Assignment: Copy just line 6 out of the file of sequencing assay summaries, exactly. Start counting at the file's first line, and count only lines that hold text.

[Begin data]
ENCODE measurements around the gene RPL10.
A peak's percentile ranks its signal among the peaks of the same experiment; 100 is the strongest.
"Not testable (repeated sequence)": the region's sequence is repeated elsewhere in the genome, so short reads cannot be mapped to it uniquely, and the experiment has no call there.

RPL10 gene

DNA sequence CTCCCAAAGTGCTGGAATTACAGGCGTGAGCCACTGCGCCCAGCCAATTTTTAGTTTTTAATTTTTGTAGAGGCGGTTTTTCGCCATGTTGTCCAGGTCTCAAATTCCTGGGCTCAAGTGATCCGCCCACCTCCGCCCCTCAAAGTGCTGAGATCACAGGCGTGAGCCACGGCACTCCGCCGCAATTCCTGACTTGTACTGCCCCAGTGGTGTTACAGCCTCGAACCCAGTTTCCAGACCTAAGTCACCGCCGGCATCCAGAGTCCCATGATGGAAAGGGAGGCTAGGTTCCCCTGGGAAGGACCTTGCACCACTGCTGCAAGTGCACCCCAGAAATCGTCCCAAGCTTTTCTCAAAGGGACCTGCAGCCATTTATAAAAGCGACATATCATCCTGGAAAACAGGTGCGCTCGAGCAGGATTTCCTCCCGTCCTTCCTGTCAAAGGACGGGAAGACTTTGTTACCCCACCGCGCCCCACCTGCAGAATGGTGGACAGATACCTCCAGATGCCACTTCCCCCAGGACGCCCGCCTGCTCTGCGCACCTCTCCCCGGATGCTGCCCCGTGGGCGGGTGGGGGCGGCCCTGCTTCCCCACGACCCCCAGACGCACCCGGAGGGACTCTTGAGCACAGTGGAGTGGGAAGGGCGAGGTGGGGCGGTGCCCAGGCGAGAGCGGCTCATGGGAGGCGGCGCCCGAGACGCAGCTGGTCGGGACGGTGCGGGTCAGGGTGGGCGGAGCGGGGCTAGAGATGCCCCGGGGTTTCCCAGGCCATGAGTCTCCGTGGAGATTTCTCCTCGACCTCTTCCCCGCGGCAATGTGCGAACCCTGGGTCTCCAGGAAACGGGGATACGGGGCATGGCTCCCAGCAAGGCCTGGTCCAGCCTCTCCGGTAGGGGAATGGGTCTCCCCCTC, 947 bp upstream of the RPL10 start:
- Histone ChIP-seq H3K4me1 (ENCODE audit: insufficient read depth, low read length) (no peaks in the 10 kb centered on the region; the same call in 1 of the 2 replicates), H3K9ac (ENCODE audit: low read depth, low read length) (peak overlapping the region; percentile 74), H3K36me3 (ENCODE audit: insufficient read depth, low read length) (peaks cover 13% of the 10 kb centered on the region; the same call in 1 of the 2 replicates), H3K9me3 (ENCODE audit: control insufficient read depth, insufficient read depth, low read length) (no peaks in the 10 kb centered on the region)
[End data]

- Histone ChIP-seq H3K4me1 (ENCODE audit: insufficient read depth, low read length) (no peaks in the 10 kb centered on the region; the same call in 1 of the 2 replicates), H3K9ac (ENCODE audit: low read depth, low read length) (peak overlapping the region; percentile 74), H3K36me3 (ENCODE audit: insufficient read depth, low read length) (peaks cover 13% of the 10 kb centered on the region; the same call in 1 of the 2 replicates), H3K9me3 (ENCODE audit: control insufficient read depth, insufficient read depth, low read length) (no peaks in the 10 kb centered on the region)